29631 Wild Rose Drive Blue River, WI 53518
June 26, 2017
A man should never feel so desolate lest he hack off a few fingers.
If you are familiar with the movie "Escape from Alcatraz with Clint Eastwood, you are well aware what a man is capable of if his only means of expressing himself is arbitrarily and maliciously confiscated. My sole form of expression was taken as well.
Here is my story:
I began a lengthy sentence in late 2000 at the Columbia Correctional Institution ("CCI"). My release date is September 13, 2033. Early in my sentence I decided to teach myself to play the guitar. I purchased a Fender Stratocaster electric guitar, guitar processor (pedal), drum machine, and the required accessories with money earned working as a maintenance mechanic at a prison industries job. All of the music hobby equipment purchased was allowable per current policies at the time.
On July 20, 2007, the DOC implemented a new music hobby property policy--encompassing all prisons--which limit inmates' purchases of new musical instruments to acoustic guitars, electronic keyboards, and harmonicas. More importantly--and most fortunately--the policy included a Grandfather Clause provision. This Grandfather Clause permits inmates who previously possessed any musical instruments and accessories prior to the effective date (7-20-07) of the new policy to retain possession of the items until the inmate's ultimate release, no matter what prison he may be transferred to. That Grandfather Clause was a lucky break for those of us who had electric guitars and other instruments and accessories. I was still at CCI when the new policy went into effect and everything remained status quo.
In 2008 I was transferred to Stanley Correctional Institution ("SCI"). SCI honored the Grandfather Clause and allowed me to retain all of my music hobby property without issue.
Disastrously, on June 3, 2015, all of my music hobby property, save my guitar, was arbitrarily confiscated after being transferred to Jackson Correctional Institution ("JCI"). I was told by property staff that the property was not allowed at JCI, yet no reason was given. This did not make any sense to me for several reasons. To begin, the property is clearly grandfathered and has been since July 20, 2007; I've possessed the property at two previous facilities; inmates at other institutions are allowed their grandfathered music hobby property (I receive letters from inmates from other prisons and they tell me the Grandfather Clause is still being honored); and even at JCI there were inmates who possessed the same similar music hobby property that I was denied (in the last several months staff at JCI systematically and arbitrarily confiscated all the accessories for electric guitars along with any other instruments allowable under the Grandfather Clause without any Due Process). I was not told why the property was denied, just that it was and that I should file an inmate complaint.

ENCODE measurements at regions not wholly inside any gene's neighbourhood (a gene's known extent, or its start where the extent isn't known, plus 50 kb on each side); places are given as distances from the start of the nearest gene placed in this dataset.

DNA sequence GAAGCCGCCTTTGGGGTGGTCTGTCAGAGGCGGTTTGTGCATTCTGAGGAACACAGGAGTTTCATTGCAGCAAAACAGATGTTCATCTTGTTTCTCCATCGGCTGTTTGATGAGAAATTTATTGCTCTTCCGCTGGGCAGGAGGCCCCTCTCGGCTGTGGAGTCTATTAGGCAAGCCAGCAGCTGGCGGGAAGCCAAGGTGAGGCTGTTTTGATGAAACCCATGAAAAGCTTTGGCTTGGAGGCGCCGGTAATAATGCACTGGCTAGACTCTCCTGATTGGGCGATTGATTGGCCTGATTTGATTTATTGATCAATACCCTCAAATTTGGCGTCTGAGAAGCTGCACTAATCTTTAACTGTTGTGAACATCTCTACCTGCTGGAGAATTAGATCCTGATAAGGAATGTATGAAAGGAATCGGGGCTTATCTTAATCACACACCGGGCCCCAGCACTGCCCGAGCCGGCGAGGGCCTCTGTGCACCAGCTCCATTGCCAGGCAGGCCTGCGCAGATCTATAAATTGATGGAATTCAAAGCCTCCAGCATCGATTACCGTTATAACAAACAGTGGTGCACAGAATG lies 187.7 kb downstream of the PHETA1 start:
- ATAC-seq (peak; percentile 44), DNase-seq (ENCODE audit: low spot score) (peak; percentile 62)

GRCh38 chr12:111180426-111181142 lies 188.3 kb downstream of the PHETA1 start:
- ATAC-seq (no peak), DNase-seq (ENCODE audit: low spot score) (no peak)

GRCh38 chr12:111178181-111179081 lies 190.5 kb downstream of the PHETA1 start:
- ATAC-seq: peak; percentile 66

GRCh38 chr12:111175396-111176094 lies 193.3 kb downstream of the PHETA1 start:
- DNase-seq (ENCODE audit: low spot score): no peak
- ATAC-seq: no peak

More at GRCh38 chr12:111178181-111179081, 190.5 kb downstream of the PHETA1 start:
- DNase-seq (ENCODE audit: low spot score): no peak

I filed a complaint, which was dismissed (rubber-stamped?) all the way to the Secretary of the DOC. At the time when the Secretary dismissed my complaints and appeals, there were still inmates at JCI who continued to possess the same similar property that was taken from me.
I filed a § 1983 complaint in the Western District of Wisconsin, case no. 17-cv-418-jdp, citing Equal Protection and Due Process violations of the Fourteenth Amendment. Another inmate has joined the lawsuit because he had his music hobby property taken when he transferred to JCI from New Lisbon Correctional Institution ("NLCI"), where the Grandfather Clause was honored as well.
A Grandfather Clause is defined as a clause or provision that exempts anyone who enjoyed rights or privileges prohibited by a new law or regulation. Even an agency such as the DOC should adhere to its own policies and procedures.
Inmates across the state who have been continuously incarcerated since before July 20, 2007, and possess electric guitars, guitar processors, drum machines, and other music hobby equipment not currently allowed need to be aware that although the Grandfather Clause is honored where they are today, it is currently not honored at JCI. If they are transferred to JCI, they will be stripped of their guitar pedal and other accessories, and any other instruments JCI feels they do not need or want them to have. For now the Grandfather Clause is honored everywhere other than JCI, but what about tomorrow? Or next month? Will other prisons follow JCI's lead? Prisoners with this specific hobby and specific equipment need to be protected until their ultimate release from prison--just as the policy makers intended in 2007.
Thank you for taking the time to read this letter. If you are able to help in any way, please let me know. If there is a way to spread the word of this very important issue, please do what whatever you have to. Also, please, share this letter with others who have interest.
There is no reason any person- / -prisoner or not--should feel so desolate to harm himself. But, take away his only form of expression and his only outlet, and see what a man is capable of.
Sincerely, Chad J Conrad 183250
JCI PO Box 233
Black River Falls, WI 54615